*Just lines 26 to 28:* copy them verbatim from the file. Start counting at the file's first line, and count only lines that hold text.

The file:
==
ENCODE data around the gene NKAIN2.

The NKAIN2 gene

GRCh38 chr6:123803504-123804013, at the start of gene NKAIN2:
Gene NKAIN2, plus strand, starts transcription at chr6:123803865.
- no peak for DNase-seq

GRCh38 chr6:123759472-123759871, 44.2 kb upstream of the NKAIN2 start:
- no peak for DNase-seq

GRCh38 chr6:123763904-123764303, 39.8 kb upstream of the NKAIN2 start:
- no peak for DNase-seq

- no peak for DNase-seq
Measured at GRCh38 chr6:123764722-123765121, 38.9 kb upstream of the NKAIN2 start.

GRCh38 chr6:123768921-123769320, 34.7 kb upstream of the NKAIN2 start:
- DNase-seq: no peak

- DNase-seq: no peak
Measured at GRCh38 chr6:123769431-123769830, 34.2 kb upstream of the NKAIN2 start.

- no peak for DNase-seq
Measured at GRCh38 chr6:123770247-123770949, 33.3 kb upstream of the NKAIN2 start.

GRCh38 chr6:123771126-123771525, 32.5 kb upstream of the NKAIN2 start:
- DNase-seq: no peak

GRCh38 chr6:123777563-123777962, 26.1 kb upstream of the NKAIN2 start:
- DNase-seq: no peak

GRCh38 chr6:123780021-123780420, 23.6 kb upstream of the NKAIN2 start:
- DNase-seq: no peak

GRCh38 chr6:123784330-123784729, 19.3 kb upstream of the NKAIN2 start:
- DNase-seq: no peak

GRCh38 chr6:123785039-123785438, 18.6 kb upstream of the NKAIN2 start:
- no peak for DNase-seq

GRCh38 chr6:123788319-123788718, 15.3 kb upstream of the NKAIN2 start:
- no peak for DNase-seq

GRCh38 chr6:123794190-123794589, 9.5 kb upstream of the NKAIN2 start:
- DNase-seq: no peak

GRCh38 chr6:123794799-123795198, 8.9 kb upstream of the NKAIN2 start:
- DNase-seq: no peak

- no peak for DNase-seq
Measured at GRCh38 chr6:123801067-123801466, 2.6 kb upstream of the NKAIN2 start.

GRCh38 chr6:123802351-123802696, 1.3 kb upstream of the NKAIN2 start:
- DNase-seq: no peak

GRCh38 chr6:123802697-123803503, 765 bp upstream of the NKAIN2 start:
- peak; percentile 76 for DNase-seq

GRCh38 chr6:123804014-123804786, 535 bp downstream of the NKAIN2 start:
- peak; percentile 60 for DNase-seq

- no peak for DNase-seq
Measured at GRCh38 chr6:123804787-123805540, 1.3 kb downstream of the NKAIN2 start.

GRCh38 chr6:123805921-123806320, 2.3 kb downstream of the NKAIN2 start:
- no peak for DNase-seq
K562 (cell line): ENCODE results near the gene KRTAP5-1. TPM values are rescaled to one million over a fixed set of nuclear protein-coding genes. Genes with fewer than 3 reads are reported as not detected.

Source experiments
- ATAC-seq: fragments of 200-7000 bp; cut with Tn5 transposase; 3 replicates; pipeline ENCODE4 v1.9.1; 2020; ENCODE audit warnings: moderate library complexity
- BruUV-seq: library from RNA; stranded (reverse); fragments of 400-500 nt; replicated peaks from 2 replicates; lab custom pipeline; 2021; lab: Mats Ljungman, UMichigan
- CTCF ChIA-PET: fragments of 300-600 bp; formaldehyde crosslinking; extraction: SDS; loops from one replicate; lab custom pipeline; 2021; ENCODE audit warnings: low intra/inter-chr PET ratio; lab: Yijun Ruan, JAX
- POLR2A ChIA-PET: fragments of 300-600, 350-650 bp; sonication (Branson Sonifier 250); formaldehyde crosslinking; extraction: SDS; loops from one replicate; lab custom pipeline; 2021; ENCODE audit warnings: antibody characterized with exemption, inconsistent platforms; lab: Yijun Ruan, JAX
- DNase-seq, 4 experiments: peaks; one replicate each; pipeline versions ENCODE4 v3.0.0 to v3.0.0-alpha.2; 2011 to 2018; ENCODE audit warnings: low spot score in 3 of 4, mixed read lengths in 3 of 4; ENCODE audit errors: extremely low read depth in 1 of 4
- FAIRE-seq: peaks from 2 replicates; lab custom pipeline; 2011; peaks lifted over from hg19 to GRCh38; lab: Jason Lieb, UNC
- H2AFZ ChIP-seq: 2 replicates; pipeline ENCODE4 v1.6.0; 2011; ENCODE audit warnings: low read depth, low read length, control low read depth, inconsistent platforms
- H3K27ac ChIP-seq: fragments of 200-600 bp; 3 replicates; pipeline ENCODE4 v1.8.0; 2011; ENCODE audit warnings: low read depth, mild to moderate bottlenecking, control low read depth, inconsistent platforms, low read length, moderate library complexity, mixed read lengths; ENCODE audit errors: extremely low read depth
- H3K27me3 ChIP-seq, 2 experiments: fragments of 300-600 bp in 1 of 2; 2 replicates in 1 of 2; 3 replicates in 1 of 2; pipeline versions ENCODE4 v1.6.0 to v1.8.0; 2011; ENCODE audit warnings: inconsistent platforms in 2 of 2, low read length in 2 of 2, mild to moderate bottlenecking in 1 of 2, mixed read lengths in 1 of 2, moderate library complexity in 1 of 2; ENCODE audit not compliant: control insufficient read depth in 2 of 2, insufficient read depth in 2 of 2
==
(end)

GRCh38 chr6:123785039-123785438, 18.6 kb upstream of the NKAIN2 start:
- no peak for DNase-seq

GRCh38 chr6:123788319-123788718, 15.3 kb upstream of the NKAIN2 start: